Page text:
The Blog

What the Dickens Are We Doing to Our Children?

Perhaps, as the bicentennial year draws to a close and we move into Dickens' third century, there is something else the Victorian author can teach us - and that is not to teach him to our children.

I learnt many wonderful things at school, such as how to make friends, how to understand probability and how to splutter my way through a conversation in French.

School also taught me to hate Dickens.

This year marks the 200th anniversary of Charles Dickens' birth, and for months England has been full to the brim of Dickens exhibitions, festivals and TV programs. Rightly so; we should cherish and celebrate one of our greatest literary exports, whose lessons about society and humanity seem as relevant today as ever.

But perhaps, as the bicentennial year draws to a close and we move into Dickens' third century, there is something else the Victorian author can teach us - and that is not to teach him to our children.

I first read Great Expectations when I was 11 years old. When I say read, I mean I was handed a sticky-back plastic covered copy of the book by my grey-haired teacher, instructed to plod through a few chapters a week at home and then subjected to the laboriously slow reading aloud of my fellow classmates. Needless to say, my expectations of the English Literature syllabus quickly plunged below great.

To continue with the example of Great Expectations - because there are several other books which were ruined for me when I was forced to read them at too early an age, including Jane Eyre and 1984 - it is not the content of the novel which I find to be unsuitable for young people. Though some might argue the story of an orphaned child, who meets a convict in a cemetery and throughout the course of his life is racked with debt, disease and abusive friends, is inappropriate for an 11-year-old, this is not my main concern.

The Perks of Being a Wallflower, the movie adaptation of which was recently released in cinemas, is one example of an excellent young person's book which addresses mental illness, suicide and child molestation among other difficult issues. Lord of the Flies, a high-school staple, follows a group of boys as they descend into savagery, butchery and insanity.

Nor is it the length of Dickens' books which is off-putting; I have seen children plough through 700 pages of Harry Potter in just a few days and, on reaching the final page, be thirsty for more.

My gripe is that Dickens, as an author known for his wordiness, elaborate vocabulary, anachronistic characters and intricate plots, is an awful choice with whom to inspire a love of reading in young people. For my 11-year-old self, for probably the first time in my life, reading alone became a chore and reading in class became a bore.

Earlier this year, Claire Tomalin, author of the biography Charles Dickens: A Life, said of her subject, "Everything he wrote about in the 1840s is still relevant: the great gulf between rich and poor, corrupt financiers, corrupt members of Parliament, how the country is run by old Etonians - you name it, he said it."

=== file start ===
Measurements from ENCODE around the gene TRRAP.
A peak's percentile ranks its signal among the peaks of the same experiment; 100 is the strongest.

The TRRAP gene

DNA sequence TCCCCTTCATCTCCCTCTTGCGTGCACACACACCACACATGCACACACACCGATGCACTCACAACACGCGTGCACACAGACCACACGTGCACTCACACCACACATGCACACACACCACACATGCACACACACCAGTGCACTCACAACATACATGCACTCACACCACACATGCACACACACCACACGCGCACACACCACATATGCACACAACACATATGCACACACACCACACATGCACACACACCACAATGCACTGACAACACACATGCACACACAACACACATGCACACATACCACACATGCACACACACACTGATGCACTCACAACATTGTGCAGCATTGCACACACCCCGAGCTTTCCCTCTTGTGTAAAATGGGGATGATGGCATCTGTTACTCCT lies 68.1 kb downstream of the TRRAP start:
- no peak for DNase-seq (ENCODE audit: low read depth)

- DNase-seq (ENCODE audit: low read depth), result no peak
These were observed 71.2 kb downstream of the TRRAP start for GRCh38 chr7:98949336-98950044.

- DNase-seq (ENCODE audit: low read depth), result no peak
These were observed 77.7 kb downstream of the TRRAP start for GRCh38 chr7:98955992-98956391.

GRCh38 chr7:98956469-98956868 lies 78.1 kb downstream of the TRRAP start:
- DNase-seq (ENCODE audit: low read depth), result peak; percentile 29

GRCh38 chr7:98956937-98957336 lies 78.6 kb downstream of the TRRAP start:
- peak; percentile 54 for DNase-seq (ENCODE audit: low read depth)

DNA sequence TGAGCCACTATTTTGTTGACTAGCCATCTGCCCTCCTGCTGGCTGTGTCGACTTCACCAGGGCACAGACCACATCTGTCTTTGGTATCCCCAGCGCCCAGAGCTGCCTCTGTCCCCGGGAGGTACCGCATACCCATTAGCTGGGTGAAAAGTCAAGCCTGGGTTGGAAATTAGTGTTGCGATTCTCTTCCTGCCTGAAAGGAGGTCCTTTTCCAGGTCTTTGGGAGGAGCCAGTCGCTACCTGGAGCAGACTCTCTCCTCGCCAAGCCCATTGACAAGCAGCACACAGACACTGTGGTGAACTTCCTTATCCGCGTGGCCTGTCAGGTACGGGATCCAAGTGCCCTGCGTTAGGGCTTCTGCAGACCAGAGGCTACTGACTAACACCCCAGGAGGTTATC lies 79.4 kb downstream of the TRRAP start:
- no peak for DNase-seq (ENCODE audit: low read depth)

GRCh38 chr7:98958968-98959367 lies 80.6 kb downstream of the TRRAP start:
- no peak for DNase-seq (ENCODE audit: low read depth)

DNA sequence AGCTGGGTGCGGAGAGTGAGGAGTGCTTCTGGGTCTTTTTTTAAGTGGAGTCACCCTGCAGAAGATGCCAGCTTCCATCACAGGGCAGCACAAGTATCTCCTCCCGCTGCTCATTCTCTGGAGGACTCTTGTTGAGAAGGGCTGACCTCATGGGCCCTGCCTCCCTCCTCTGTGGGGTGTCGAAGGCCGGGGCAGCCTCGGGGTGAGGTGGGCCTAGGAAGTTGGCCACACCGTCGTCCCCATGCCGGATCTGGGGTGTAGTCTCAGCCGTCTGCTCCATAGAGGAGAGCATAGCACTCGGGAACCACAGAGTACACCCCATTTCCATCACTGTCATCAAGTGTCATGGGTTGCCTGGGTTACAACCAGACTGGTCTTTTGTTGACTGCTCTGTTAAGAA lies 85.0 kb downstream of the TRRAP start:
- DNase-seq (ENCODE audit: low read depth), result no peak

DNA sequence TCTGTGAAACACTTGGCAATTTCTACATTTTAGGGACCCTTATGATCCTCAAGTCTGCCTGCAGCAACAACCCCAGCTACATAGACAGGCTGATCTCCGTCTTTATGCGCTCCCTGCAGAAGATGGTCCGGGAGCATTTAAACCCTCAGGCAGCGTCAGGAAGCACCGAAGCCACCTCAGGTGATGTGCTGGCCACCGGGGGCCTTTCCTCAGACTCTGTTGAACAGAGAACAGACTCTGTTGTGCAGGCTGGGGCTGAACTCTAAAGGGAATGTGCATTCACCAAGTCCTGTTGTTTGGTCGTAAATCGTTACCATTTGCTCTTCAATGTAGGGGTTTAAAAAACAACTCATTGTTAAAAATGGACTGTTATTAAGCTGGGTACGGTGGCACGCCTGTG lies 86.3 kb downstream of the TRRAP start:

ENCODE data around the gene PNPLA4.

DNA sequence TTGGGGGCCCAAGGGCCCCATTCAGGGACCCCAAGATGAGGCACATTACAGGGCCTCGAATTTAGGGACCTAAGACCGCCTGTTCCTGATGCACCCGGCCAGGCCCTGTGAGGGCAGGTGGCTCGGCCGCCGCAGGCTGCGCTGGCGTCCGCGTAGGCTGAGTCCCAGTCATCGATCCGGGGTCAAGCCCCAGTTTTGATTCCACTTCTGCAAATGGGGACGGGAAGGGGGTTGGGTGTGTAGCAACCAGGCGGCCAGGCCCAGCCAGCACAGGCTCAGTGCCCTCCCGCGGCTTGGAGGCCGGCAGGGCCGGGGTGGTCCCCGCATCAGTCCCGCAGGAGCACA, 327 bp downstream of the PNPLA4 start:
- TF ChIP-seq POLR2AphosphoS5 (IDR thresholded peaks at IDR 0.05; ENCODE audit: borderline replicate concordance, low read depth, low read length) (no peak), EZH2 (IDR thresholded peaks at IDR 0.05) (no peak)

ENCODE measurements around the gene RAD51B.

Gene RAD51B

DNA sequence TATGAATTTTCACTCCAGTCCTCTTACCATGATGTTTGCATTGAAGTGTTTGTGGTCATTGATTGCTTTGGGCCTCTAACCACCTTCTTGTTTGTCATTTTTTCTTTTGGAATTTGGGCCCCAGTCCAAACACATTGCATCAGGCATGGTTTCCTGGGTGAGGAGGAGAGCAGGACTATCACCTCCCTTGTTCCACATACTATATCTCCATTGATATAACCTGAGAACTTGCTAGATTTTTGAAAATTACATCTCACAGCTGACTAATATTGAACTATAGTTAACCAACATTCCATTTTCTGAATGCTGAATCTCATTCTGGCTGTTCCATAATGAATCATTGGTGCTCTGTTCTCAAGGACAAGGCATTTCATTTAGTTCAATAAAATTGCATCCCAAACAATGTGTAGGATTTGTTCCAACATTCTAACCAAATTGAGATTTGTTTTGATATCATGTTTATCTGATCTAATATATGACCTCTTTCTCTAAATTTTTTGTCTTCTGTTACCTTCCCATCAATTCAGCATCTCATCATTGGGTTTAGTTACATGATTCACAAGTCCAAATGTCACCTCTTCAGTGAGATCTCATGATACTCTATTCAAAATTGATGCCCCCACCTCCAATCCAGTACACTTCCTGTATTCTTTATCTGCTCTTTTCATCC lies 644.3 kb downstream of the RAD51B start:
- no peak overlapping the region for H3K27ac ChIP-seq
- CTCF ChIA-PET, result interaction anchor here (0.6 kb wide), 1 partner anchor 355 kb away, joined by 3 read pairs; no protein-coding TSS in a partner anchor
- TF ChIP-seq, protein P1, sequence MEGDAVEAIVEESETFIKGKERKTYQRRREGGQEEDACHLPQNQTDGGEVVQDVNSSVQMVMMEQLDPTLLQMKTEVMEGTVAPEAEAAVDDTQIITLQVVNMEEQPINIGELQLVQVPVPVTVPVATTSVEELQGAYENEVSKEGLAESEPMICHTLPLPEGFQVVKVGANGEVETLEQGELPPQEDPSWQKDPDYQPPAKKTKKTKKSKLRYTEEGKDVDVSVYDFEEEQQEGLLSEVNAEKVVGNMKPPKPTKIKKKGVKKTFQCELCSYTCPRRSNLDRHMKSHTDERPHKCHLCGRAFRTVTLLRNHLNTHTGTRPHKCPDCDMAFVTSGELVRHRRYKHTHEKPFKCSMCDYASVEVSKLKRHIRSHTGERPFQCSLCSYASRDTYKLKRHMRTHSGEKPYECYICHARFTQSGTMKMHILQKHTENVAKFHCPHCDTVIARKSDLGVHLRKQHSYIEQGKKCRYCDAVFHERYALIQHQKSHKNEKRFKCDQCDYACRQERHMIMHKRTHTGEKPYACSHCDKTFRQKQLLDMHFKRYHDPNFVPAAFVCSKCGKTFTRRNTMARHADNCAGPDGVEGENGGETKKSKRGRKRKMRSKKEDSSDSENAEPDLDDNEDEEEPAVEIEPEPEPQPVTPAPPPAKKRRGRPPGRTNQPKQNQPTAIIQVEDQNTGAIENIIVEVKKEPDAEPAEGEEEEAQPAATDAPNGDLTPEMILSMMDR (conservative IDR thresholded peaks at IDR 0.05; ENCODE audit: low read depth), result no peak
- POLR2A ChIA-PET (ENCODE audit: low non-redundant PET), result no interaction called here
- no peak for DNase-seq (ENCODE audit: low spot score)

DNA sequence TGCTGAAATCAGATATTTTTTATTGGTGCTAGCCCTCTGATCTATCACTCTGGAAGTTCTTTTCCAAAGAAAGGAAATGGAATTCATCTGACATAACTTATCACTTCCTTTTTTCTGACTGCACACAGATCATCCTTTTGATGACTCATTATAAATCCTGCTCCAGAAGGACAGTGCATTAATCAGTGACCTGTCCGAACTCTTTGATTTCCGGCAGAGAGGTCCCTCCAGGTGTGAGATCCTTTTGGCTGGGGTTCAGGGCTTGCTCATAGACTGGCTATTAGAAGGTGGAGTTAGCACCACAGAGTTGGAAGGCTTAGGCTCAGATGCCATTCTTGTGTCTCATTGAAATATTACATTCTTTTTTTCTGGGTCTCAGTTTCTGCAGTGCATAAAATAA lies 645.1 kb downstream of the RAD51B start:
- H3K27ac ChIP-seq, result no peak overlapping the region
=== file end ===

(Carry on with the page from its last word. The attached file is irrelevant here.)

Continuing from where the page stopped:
You could argue that Dickens' exploration of these topics is particularly relevant now as people struggle to regain financial stability while bankers continue uncastigated, as the British press comes under more scrutiny for the close relationships between media owners and politicians and as the government is run by a largely Oxbridge-educated Conservative majority. But what 11-year-old cares about or relates to any of this? I certainly did not.

Admittedly, it's tricky - if not impossible - to prescribe a book that a whole class, or a whole country, of 11-year-olds will enjoy. And I agree that we should not bring the class down to the level of its lowest participant, nor underestimate the intelligence and capability of children and teenagers.

But the point of English lessons is not to squeeze as many novels - rated as all-time favourites by adults, not children - into the mental library of students. School is not about cramming as much information into pupils' heads; it's about equipping them with the skills and the thirst to continue learning outside the classroom.

As Rudolf Flesch wrote in Why Johnny Still Can't Read, an examination of illiteracy among children, "Learning to read is like learning to drive a car. You take lessons and learn the mechanics and the rules of the road. After a few weeks you have learned how to drive, how to stop, how to shift gears, how to park, and how to signal. You have also learned to stop at a red light and understand road signs. When you are ready, you take a road test, and if you pass, you can drive."

You do not teach a person to drive by starting them off on the motorway, or by speeding through all the most famous roads. You give the young school child Goodnight Mister Tom, or The Butterfly Lion. Then nudge him on to Holes, or Alice in Wonderland. Hand the 14 year old Animal Farm and The Hunger Games. Nod him onto Catcher in the Rye and The Great Gatsby. The sixth-former might enjoy Wuthering Heights and Madame Bovary - and, before too long, will read Charles Dickens of his own accord. These are some of my favourite novels, because I learnt to drive before zooming off in a Porsche.

If we accept that nineteenth century novels - the so-called "classics" - are not the be-all and end-all of English literature, are not written for children and do not address the most relevant issues in young people's minds, we can cater our school curriculum to the taste and interest of students. We might then yet again instil in our children great expectations of literature.